5. Yes, sorry I meant to say does that show that it's uniformly continuous on it's domain, not just continuous. Thanks very much for your help!

6. Originally Posted by Mathstud28
$\displaystyle \left|x\sin\left(\frac{1}{x}\right)-x'\sin\left(\frac{1}{x'}\right)\right|\leqslant|x-x'|$
I don't think this is true... (the derivative of $\displaystyle x\mapsto x\sin\frac{1}{x}$ gets arbitrarily large on neighbourhoods of $\displaystyle 0$)

On the other hand, you can say: the function $\displaystyle f:x\mapsto f(x)=x\sin\frac{1}{x}$ is continuous on $\displaystyle (0,1]$, and $\displaystyle f(x)\to_{x\to 0^+} 0$ (because $\displaystyle |f(x)|\leq x$), so that $\displaystyle f$ can be extended to a continuous function on $\displaystyle [0,1]$ by letting $\displaystyle f(0)=0$. Now, we have a continuous function on the compact subset $\displaystyle [0,1]$, so it is uniformly continuous on $\displaystyle [0,1]$ by Heine's theorem. As a consequence, $\displaystyle f$ is uniformly continuous on $\displaystyle (0,1]$ (this is weaker).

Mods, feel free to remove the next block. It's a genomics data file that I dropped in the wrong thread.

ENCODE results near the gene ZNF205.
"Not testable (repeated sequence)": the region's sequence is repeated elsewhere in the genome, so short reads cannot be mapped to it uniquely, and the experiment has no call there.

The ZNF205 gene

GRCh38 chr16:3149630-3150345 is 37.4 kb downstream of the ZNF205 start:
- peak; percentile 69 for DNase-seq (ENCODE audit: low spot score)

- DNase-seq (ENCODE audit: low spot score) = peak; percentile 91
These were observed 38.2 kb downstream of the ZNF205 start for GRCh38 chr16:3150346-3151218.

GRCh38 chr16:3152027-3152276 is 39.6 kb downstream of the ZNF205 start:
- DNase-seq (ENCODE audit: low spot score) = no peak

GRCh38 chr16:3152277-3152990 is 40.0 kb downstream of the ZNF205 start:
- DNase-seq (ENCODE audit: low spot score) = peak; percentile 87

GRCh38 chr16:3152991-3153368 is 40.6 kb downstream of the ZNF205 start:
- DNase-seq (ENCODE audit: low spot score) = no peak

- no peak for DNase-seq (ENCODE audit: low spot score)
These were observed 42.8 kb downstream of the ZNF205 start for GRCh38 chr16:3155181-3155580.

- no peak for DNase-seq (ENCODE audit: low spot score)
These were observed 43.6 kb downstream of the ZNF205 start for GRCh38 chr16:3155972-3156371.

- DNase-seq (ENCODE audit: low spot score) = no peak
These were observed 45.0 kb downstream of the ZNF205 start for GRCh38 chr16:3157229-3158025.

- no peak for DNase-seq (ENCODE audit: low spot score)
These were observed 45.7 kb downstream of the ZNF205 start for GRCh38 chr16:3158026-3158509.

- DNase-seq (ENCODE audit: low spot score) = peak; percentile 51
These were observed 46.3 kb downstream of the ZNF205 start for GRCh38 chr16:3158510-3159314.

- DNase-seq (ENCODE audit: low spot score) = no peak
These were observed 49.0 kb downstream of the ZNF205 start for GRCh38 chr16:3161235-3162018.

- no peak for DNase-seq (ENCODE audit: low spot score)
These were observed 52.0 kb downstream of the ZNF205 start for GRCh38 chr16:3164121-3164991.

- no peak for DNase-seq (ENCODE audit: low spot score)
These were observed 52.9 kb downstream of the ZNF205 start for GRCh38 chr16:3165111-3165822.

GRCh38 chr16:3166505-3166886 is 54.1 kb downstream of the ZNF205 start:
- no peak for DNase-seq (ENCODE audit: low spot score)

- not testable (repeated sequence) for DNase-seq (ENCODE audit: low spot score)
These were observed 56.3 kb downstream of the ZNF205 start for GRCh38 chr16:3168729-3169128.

7. Originally Posted by Laurent
I don't think this is true... (the derivative of $\displaystyle x\mapsto x\sin\frac{1}{x}$ gets arbitrarily large on neighbourhoods of $\displaystyle 0$)

On the other hand, you can say: the function $\displaystyle f:x\mapsto f(x)=x\sin\frac{1}{x}$ is continuous on $\displaystyle (0,1]$, and $\displaystyle f(x)\to_{x\to 0^+} 0$ (because $\displaystyle |f(x)|\leq x$), so that $\displaystyle f$ can be extended to a continuous function on $\displaystyle [0,1]$ by letting $\displaystyle f(0)=0$. Now, we have a continuous function on the compact subset $\displaystyle [0,1]$, so it is uniformly continuous on $\displaystyle [0,1]$ by Heine's theorem. As a consequence, $\displaystyle f$ is uniformly continuous on $\displaystyle (0,1]$ (this is weaker).